Obama Administration Takes First Major Actions Against Uganda's Anti-Gay Law

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Uganda anti-gay law
Ugandan anti-gay activist Pastor Martin Ssempa (C) leads anti-gay supporters as they celebrate after Uganda's President Yoweri Museveni signed a law imposing harsh penalties for homosexuality in Kampala on Feb.24, 2014.

One month after Ugandan President Yoweri Museveni signed a controversial anti-gay bill into law, the Obama administration has begun pressuring the African nation to repeal the law or face consequences.

The anti-gay law, which called for the death penalty for homosexual acts when it was first proposed in 2009, sentences convicted homosexuals to life in prison. The law also criminalizes “promoting” homosexuality, recommending seven years in prison to any individuals offering so much as counseling to gay, lesbian, bisexual and transgender Ugandans. Before it was signed into law, President Obama warned that if Museveni did sign the bill, it “will complicate our valued relationship with Uganda,” a threat that appears to be coming to fruition.

On Sunday, the Obama administration announced that it would take four key steps against Uganda’s harsh anti-gay policy. According to the Washington Post, the United States will drastically cut back its support for the Inter-Religious Council of Uganda, which publicly supports the anti-gay law. The U.S. will pull approximately $6.4 million in support to the organization, though it will continue funding the group’s HIV/AIDS prevention efforts with an additional $2 million.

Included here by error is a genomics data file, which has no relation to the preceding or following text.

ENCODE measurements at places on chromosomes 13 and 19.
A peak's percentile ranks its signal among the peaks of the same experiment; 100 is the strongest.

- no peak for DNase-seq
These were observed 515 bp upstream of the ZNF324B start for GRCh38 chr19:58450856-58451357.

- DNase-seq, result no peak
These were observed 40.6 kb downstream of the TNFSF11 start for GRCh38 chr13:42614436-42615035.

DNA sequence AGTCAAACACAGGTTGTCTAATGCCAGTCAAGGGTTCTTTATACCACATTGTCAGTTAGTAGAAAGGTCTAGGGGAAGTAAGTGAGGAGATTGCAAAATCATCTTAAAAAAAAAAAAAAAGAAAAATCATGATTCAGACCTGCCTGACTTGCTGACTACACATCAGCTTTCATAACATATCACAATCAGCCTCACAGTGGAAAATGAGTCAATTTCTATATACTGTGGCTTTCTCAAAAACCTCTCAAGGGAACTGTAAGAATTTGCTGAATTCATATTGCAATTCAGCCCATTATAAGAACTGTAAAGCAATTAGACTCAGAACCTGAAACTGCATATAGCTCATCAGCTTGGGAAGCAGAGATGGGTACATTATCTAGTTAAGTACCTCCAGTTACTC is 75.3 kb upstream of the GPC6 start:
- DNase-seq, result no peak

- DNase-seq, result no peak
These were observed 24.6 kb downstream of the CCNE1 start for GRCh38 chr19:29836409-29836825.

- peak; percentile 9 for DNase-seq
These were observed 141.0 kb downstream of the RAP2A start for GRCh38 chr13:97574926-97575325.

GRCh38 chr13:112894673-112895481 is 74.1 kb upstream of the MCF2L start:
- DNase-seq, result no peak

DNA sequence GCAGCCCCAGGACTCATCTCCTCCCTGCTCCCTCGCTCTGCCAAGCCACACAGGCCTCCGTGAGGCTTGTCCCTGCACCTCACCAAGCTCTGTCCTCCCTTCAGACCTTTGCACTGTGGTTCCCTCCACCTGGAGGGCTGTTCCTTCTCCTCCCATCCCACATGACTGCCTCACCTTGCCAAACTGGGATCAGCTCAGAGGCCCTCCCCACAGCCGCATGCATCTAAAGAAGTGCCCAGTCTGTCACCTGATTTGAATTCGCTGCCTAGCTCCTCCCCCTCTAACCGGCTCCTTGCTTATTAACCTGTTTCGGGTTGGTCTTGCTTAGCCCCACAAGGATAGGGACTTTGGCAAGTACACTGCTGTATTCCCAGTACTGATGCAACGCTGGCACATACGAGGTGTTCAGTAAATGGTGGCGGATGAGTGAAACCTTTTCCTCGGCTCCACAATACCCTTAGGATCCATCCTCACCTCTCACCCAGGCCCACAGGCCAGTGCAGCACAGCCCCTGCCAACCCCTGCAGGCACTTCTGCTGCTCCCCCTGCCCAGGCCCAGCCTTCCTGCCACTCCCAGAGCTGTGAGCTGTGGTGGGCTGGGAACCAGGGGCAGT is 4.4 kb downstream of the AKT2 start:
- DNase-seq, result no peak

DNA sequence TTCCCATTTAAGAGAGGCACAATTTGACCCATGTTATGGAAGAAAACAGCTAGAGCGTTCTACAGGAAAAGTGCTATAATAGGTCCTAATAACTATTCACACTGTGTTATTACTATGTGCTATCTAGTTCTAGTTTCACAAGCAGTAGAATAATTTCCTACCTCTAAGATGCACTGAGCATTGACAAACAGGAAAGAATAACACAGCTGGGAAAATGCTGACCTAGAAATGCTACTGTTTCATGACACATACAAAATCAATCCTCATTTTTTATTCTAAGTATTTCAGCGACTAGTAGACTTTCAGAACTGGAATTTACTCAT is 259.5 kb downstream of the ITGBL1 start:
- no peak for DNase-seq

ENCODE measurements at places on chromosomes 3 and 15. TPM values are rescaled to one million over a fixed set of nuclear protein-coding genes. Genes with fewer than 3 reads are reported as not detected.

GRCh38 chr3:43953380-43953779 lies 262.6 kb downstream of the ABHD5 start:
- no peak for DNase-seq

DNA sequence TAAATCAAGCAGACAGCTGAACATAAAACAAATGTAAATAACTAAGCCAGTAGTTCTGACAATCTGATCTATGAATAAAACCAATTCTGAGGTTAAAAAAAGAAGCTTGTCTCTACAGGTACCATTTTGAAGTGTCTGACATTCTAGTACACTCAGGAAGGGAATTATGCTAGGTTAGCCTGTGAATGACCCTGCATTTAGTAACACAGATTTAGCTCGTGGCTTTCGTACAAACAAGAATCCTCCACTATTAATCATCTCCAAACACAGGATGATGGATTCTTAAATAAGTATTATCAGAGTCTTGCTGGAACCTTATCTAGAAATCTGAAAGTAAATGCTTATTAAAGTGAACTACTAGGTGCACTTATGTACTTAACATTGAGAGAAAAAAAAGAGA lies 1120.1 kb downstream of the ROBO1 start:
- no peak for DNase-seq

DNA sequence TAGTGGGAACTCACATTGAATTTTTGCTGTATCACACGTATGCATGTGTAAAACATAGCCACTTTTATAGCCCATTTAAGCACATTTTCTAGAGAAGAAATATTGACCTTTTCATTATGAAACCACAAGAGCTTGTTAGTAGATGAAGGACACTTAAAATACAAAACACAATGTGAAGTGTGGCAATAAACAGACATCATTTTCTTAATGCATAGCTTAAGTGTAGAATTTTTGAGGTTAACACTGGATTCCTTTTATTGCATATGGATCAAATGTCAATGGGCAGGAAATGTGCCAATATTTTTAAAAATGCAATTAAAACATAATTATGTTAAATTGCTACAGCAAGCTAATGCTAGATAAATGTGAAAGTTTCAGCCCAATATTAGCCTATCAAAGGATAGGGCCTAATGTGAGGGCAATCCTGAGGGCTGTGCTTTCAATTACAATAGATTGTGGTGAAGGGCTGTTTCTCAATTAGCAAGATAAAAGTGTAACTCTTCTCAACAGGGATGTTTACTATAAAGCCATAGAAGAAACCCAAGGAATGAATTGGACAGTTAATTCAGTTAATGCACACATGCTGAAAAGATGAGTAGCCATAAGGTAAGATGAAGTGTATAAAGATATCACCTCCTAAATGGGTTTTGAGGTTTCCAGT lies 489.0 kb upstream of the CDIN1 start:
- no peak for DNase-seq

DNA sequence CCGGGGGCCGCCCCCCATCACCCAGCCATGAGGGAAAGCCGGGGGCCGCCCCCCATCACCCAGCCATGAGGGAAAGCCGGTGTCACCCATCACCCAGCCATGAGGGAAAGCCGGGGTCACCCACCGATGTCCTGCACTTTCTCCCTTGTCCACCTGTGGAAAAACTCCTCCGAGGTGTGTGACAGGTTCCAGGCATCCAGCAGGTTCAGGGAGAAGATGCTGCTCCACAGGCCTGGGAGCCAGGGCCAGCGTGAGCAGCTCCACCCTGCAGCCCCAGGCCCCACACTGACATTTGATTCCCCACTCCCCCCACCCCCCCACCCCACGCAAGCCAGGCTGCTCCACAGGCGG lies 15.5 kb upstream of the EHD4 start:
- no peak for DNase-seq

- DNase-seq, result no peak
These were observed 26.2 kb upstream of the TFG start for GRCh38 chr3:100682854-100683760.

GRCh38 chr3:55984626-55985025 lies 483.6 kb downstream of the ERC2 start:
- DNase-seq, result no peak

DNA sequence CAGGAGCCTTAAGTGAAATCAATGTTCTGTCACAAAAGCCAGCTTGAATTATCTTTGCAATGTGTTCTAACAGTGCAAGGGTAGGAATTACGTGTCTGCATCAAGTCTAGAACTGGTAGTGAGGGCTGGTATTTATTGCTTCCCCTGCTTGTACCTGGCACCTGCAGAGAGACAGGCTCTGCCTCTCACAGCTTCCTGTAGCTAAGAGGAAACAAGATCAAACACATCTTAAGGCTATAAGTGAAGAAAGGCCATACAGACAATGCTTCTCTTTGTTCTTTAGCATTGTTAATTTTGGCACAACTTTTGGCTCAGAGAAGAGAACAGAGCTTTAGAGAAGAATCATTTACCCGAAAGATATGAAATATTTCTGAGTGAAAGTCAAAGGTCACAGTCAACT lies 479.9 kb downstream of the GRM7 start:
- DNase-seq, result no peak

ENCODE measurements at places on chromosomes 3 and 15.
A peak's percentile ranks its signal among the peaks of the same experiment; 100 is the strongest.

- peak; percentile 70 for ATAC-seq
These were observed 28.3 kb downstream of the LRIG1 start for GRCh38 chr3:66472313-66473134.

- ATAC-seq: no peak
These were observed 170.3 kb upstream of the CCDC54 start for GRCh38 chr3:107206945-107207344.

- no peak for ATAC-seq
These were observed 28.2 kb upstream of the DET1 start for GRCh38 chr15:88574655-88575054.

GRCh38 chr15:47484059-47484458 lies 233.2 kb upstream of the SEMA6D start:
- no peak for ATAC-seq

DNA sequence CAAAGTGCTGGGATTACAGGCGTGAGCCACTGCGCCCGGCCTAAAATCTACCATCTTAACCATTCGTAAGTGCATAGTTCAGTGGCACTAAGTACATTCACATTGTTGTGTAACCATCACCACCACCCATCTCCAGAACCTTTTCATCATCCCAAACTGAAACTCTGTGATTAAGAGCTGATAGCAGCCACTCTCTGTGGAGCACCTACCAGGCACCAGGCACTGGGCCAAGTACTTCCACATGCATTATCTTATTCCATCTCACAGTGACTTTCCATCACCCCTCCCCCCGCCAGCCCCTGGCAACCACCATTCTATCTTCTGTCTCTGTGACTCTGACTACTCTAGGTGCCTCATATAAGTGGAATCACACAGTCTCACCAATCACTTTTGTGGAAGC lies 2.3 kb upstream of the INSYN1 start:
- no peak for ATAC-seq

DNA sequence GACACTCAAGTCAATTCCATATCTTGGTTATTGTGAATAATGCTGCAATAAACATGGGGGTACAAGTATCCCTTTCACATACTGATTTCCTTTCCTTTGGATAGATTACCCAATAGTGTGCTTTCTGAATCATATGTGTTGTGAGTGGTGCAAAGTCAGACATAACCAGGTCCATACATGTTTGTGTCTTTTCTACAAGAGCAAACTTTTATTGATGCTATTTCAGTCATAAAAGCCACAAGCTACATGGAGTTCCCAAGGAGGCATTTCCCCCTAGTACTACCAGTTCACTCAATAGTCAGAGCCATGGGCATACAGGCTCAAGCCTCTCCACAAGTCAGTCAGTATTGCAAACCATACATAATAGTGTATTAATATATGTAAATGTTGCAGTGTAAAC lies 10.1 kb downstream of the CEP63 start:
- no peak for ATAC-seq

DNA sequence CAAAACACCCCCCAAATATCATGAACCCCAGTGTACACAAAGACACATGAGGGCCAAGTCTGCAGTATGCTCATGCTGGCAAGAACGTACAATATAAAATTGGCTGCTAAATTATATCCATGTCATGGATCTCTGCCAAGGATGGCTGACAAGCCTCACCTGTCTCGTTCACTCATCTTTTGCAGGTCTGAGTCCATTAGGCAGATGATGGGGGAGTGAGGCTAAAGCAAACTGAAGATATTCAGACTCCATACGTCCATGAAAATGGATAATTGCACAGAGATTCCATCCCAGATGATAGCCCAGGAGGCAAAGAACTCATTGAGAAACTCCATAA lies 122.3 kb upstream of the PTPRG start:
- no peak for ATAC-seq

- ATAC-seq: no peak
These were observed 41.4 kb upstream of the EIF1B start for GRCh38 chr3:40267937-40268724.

Additionally, because Uganda’s anti-gay law threatens any promotion of homosexuality with seven years jail, a planned study between the Centers for Disease Control and Uganda University designed to identify groups most at risk for HIV/AIDS will be suspended because “we think proceeding could cause danger to staff and respondents,” senior African affairs director for the National Security Council Greg Harris told the Post.

For similar reasons, the Obama administration has decided to divert approximately $3 million for tourism programs promoting Uganda to non-governmental agencies developing methods of biodiversity protection. Finally, the Department of Defense has opted to reschedule several events slated to be held in Uganda this year and have them in other countries.

“As we continue to consider the implications of President Museveni’s decision to enact the Anti-Homosexuality Act, the United States has taken certain immediate steps to demonstrate our support for the LGBT community in Uganda, deter other countries from enacting similar laws and reinforce our commitment to the promotion and defense of human rights for all people -- including LGBT individuals -- as a U.S. priority,” National Security Council spokesman Jonathan Lalley explained to Buzzfeed on Monday.

While the Obama administration has vowed to push Uganda to repeal its harsh anti-gay measures, it has also renewed a commitment to crack down on Ugandan warlord Joseph Kony, whose Lord’s Resistance Army has led guerrilla attacks in central Africa for years. According to the Post, the U.S. will send at least four CV-22 Osprey aircraft and 140 Air Force Special Operations members to Uganda for the purpose of hunting down Kony.

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